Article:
Explained: Western fears about fire accident aboard a Russian submarinehttps://indianexpress.com/article/explained/explained-western-fears-about-fire-accident-aboard-a-russian-submarine-5817506/

Explained: Western fears about fire accident aboard a Russian submarine

Some security analysts contend that Russia is laying the groundwork for sabotaging undersea communication channels, either to tap them or to cut them, in the event of a military confrontation with the West.

Russian servicemen attend a memorial service for sailors killed in a Russian submarine, which caught fire in the area of the Barents Sea, at the Naval Cathedral of Saint Nicholas in Kronstadt, Russia July 4, 2019. REUTERS/Anton Vaganov

The reporting of a fire accident that claimed 14 lives aboard an avant-garde Russian submarine earlier this week added to US fears about Moscow deploying its submersibles to sabotage global undersea communication channels.

According to a statement from the Russian defence ministry, the submarine was measuring sea depth within Russian territorial waters.

The accident

The ministry said that the fire started in the battery compartment of the vessel and then spread, creating poisonous fumes which caused 14 members of the crew to suffocate to death.

Experts cite powerful short circuits and flammable liquids entering an air filter as the principal causes of fire aboard submarines.

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While the submarine was nuclear powered, the Russian Minister of Defence on Thursday insisted that the reactor was completely isolated and that there was no looming threat. The Radiation and Nuclear Safety Authority (DSA) in neighbouring Norway corroborated this admission, saying that it had not detected unusually high levels of radiation.

About the submarine

Citing unnamed sources, Russian news outlets RBK and Novaya Gazeta reported that the vessel was the Losharik (AS-12 or AS-31), a highly advanced submarine designed to cut undersea communication cables.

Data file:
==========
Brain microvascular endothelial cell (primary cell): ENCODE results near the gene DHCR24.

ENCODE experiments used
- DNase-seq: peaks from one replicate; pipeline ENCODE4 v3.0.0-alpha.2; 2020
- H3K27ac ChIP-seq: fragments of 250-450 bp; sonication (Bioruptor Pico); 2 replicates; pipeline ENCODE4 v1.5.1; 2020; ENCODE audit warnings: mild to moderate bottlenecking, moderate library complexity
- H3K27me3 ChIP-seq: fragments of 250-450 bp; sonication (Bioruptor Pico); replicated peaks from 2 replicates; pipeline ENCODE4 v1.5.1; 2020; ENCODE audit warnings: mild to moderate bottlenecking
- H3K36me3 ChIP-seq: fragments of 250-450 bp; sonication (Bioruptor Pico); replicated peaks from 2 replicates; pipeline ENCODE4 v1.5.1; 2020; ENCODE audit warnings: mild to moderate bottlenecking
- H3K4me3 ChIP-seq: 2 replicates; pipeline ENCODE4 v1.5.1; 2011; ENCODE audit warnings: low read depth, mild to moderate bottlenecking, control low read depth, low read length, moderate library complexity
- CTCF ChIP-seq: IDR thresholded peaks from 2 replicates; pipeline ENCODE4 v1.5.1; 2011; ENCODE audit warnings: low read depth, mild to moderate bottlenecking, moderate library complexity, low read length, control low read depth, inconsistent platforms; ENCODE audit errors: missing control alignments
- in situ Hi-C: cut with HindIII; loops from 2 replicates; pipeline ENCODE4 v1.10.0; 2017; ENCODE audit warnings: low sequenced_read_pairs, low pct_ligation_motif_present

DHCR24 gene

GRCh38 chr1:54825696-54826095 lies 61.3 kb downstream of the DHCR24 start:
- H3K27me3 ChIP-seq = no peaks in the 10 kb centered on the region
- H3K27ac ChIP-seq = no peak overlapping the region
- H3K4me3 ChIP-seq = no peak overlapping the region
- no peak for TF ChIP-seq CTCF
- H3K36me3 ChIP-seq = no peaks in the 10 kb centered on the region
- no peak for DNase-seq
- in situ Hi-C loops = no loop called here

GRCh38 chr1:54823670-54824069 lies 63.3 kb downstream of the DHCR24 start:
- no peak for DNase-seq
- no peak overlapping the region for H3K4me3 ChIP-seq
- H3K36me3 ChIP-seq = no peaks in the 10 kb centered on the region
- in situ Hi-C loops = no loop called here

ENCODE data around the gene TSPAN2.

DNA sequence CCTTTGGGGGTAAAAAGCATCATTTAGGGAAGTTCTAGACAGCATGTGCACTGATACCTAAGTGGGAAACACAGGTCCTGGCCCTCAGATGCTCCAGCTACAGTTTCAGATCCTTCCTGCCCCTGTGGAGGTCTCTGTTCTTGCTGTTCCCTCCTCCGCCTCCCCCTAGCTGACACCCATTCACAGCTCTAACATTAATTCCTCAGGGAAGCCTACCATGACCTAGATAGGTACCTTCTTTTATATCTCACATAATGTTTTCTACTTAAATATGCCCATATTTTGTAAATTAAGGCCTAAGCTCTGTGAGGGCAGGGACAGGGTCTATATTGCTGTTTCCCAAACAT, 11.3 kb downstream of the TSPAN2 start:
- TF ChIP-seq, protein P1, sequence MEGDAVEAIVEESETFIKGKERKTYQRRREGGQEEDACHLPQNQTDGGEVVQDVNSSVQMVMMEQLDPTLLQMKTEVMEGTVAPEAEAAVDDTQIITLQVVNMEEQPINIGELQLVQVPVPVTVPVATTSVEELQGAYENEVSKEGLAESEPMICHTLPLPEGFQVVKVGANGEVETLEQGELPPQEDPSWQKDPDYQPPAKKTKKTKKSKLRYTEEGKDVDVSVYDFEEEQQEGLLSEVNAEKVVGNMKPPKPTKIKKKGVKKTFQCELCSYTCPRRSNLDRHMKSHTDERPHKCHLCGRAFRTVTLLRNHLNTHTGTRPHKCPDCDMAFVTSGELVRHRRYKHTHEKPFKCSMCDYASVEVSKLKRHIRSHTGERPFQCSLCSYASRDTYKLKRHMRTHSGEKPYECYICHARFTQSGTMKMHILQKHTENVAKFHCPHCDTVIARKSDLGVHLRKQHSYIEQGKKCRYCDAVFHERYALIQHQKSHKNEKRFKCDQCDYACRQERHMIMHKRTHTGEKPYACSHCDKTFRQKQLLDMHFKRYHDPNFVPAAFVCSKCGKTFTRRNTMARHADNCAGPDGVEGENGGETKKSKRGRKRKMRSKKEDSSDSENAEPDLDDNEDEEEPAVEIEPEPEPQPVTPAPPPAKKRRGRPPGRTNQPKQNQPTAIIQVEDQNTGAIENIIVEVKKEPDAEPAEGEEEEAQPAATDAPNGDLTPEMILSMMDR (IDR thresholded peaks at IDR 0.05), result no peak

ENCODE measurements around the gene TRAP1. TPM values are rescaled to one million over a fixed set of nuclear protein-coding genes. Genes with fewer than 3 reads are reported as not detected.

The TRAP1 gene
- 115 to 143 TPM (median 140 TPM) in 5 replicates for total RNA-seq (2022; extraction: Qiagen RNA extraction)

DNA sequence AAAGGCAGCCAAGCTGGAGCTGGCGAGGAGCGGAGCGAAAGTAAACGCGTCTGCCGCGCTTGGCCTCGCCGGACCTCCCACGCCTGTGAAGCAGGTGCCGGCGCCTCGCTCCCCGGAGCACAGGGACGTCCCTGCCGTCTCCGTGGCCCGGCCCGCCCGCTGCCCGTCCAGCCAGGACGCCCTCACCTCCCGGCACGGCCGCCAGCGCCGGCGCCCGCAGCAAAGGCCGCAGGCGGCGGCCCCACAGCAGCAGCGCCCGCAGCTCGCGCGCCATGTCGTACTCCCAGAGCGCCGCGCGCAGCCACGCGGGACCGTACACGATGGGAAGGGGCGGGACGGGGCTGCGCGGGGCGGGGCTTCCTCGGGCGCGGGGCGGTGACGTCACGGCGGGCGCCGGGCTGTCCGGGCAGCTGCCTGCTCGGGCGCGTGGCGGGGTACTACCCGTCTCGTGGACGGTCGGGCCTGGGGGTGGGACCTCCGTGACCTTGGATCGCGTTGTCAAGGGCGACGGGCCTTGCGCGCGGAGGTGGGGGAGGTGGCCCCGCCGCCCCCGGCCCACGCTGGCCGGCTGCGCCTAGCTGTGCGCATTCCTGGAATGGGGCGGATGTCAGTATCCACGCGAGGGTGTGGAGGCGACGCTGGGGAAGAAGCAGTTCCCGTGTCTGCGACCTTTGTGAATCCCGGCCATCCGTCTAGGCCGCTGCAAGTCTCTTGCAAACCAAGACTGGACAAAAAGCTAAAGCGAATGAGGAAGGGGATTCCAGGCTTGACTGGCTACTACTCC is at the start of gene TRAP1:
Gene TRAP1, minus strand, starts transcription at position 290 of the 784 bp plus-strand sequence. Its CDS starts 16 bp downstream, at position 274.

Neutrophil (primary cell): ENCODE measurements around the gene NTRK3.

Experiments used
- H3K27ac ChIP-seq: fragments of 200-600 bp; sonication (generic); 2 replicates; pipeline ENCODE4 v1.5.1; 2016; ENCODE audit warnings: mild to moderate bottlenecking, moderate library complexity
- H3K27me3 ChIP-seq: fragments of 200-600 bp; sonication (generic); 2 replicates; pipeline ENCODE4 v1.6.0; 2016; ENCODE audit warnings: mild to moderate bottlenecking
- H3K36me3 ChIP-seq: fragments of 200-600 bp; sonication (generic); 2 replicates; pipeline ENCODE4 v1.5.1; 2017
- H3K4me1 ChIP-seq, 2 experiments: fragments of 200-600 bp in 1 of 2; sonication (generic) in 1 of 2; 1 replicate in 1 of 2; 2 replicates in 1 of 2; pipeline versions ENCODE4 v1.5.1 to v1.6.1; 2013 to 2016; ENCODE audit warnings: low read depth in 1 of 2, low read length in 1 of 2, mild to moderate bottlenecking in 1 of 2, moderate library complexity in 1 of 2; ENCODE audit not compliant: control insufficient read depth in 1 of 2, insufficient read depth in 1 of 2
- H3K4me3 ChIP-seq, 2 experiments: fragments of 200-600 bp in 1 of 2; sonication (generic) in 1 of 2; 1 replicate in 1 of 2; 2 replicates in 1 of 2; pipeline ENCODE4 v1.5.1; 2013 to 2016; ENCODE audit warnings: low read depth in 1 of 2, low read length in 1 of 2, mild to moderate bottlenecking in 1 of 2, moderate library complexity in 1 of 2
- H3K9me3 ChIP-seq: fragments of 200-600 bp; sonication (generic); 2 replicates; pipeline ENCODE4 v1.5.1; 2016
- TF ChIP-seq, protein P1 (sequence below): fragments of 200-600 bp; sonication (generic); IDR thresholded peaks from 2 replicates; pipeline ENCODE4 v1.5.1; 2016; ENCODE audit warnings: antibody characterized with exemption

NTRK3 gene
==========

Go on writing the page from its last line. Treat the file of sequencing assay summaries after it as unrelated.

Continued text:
Inducted into the Russian fleet in 2010, the Losharik is capable of withstanding high pressures at great depths, enabling it to survey the ocean floor. Experts believe, that with its interior hull built using titanium spheres, the vessel can dive up to 6000 metres. A regular submarine can go to the depth of 600 metres.

To avoid detection, the Losharik is generally carried under the hull of a larger submarine, and is capable of releasing a smaller submarine itself.

Secrecy surrounding accident

While the accident occurred on Monday, the Kremlin acknowledged the incident only on late Tuesday, a delay which drew criticism as well as raised suspicions about the nature of the vessel’s job.

Russian President Vladimir Putin said that the submarine was on a special mission, and that among the 14 dead, 7 were first rank captains and 2 were Heroes of Russia, the highest military honour. The total number of crew aboard the vessel was not disclosed.

The delay in making an official statement caused many to draw parallels with the way information was disclosed during the 1986 Chernobyl incident, when very limited data was initially provided to the media.

Western fears

Notwithstanding the Russian ministry explanation that the submarine was a “scientific experimental deep-water apparatus intended to study the natural environment and sea floor,” the US and its allies have believed for some time that the Kremlin has been using its vessels to recce undersea communication cables. In 2018, the commander of United States European Command informed the US Congress that undersea Russian activity was its highest since the 1980’s Cold War period.

The data cables, together believed to be about 10 lakh kilometres in length, carry almost the entire daily traffic of phone calls, SMSs, emails, and digital transactions of the entire world.

Some security analysts contend that Russia is laying the groundwork for sabotaging these communication channels, either to tap them or to cut them, in the event of a military confrontation with the West.

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It is also believed that Russia is using the submarines to stake its claim on the Arctic Sea, a region rich in oil and gas reserves.